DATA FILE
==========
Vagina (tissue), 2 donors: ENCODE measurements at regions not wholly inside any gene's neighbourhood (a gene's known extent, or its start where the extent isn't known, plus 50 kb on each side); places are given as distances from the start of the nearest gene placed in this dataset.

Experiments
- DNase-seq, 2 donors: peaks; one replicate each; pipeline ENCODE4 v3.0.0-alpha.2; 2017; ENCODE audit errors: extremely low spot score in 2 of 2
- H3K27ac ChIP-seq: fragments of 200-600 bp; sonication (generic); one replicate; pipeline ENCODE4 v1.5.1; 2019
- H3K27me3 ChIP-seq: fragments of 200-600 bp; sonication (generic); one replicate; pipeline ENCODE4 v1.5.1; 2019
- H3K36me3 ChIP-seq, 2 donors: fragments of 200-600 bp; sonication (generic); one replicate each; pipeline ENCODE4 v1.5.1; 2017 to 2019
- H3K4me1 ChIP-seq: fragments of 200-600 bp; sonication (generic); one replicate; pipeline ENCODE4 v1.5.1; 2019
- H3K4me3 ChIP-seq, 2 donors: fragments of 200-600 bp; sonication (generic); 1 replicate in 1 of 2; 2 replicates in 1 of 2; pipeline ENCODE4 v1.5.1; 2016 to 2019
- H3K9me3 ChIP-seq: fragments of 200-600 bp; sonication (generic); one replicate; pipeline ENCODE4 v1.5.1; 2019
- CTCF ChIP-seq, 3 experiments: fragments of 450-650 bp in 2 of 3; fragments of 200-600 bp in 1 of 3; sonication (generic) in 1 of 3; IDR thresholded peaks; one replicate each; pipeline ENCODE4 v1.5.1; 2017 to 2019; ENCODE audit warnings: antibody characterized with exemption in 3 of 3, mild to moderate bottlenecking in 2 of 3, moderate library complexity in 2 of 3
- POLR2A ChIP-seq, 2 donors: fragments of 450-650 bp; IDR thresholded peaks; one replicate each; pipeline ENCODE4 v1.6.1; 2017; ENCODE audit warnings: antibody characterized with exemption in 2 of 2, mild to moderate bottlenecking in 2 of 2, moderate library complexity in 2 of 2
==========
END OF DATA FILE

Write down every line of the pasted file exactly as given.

Vagina (tissue), 2 donors: ENCODE measurements at regions not wholly inside any gene's neighbourhood (a gene's known extent, or its start where the extent isn't known, plus 50 kb on each side); places are given as distances from the start of the nearest gene placed in this dataset.

Experiments
- DNase-seq, 2 donors: peaks; one replicate each; pipeline ENCODE4 v3.0.0-alpha.2; 2017; ENCODE audit errors: extremely low spot score in 2 of 2
- H3K27ac ChIP-seq: fragments of 200-600 bp; sonication (generic); one replicate; pipeline ENCODE4 v1.5.1; 2019
- H3K27me3 ChIP-seq: fragments of 200-600 bp; sonication (generic); one replicate; pipeline ENCODE4 v1.5.1; 2019
- H3K36me3 ChIP-seq, 2 donors: fragments of 200-600 bp; sonication (generic); one replicate each; pipeline ENCODE4 v1.5.1; 2017 to 2019
- H3K4me1 ChIP-seq: fragments of 200-600 bp; sonication (generic); one replicate; pipeline ENCODE4 v1.5.1; 2019
- H3K4me3 ChIP-seq, 2 donors: fragments of 200-600 bp; sonication (generic); 1 replicate in 1 of 2; 2 replicates in 1 of 2; pipeline ENCODE4 v1.5.1; 2016 to 2019
- H3K9me3 ChIP-seq: fragments of 200-600 bp; sonication (generic); one replicate; pipeline ENCODE4 v1.5.1; 2019
- CTCF ChIP-seq, 3 experiments: fragments of 450-650 bp in 2 of 3; fragments of 200-600 bp in 1 of 3; sonication (generic) in 1 of 3; IDR thresholded peaks; one replicate each; pipeline ENCODE4 v1.5.1; 2017 to 2019; ENCODE audit warnings: antibody characterized with exemption in 3 of 3, mild to moderate bottlenecking in 2 of 3, moderate library complexity in 2 of 3
- POLR2A ChIP-seq, 2 donors: fragments of 450-650 bp; IDR thresholded peaks; one replicate each; pipeline ENCODE4 v1.6.1; 2017; ENCODE audit warnings: antibody characterized with exemption in 2 of 2, mild to moderate bottlenecking in 2 of 2, moderate library complexity in 2 of 2